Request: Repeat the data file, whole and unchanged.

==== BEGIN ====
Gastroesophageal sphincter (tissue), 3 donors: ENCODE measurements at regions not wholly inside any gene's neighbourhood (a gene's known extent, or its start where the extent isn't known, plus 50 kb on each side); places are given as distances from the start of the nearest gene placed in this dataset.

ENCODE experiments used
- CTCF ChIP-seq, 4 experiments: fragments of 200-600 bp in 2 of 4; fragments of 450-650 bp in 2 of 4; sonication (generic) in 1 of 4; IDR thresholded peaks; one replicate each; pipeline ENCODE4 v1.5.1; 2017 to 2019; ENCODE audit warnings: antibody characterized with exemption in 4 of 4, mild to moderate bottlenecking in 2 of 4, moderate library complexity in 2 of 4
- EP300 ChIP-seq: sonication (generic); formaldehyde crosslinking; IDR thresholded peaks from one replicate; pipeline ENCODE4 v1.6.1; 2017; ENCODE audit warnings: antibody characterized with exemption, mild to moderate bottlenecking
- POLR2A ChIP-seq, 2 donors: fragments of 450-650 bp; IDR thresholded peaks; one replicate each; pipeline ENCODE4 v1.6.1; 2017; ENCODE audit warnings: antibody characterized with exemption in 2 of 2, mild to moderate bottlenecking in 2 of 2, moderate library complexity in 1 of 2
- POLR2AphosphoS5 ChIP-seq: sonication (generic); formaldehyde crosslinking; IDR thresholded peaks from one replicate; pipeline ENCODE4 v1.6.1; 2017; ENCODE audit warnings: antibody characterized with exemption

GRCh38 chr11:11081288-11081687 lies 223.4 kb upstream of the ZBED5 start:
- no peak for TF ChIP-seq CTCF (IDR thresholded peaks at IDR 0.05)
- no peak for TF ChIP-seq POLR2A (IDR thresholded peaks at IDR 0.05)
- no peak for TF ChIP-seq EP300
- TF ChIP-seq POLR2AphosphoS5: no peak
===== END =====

Gastroesophageal sphincter (tissue), 3 donors: ENCODE measurements at regions not wholly inside any gene's neighbourhood (a gene's known extent, or its start where the extent isn't known, plus 50 kb on each side); places are given as distances from the start of the nearest gene placed in this dataset.

ENCODE experiments used
- CTCF ChIP-seq, 4 experiments: fragments of 200-600 bp in 2 of 4; fragments of 450-650 bp in 2 of 4; sonication (generic) in 1 of 4; IDR thresholded peaks; one replicate each; pipeline ENCODE4 v1.5.1; 2017 to 2019; ENCODE audit warnings: antibody characterized with exemption in 4 of 4, mild to moderate bottlenecking in 2 of 4, moderate library complexity in 2 of 4
- EP300 ChIP-seq: sonication (generic); formaldehyde crosslinking; IDR thresholded peaks from one replicate; pipeline ENCODE4 v1.6.1; 2017; ENCODE audit warnings: antibody characterized with exemption, mild to moderate bottlenecking
- POLR2A ChIP-seq, 2 donors: fragments of 450-650 bp; IDR thresholded peaks; one replicate each; pipeline ENCODE4 v1.6.1; 2017; ENCODE audit warnings: antibody characterized with exemption in 2 of 2, mild to moderate bottlenecking in 2 of 2, moderate library complexity in 1 of 2
- POLR2AphosphoS5 ChIP-seq: sonication (generic); formaldehyde crosslinking; IDR thresholded peaks from one replicate; pipeline ENCODE4 v1.6.1; 2017; ENCODE audit warnings: antibody characterized with exemption

GRCh38 chr11:11081288-11081687 lies 223.4 kb upstream of the ZBED5 start:
- no peak for TF ChIP-seq CTCF (IDR thresholded peaks at IDR 0.05)
- no peak for TF ChIP-seq POLR2A (IDR thresholded peaks at IDR 0.05)
- no peak for TF ChIP-seq EP300
- TF ChIP-seq POLR2AphosphoS5: no peak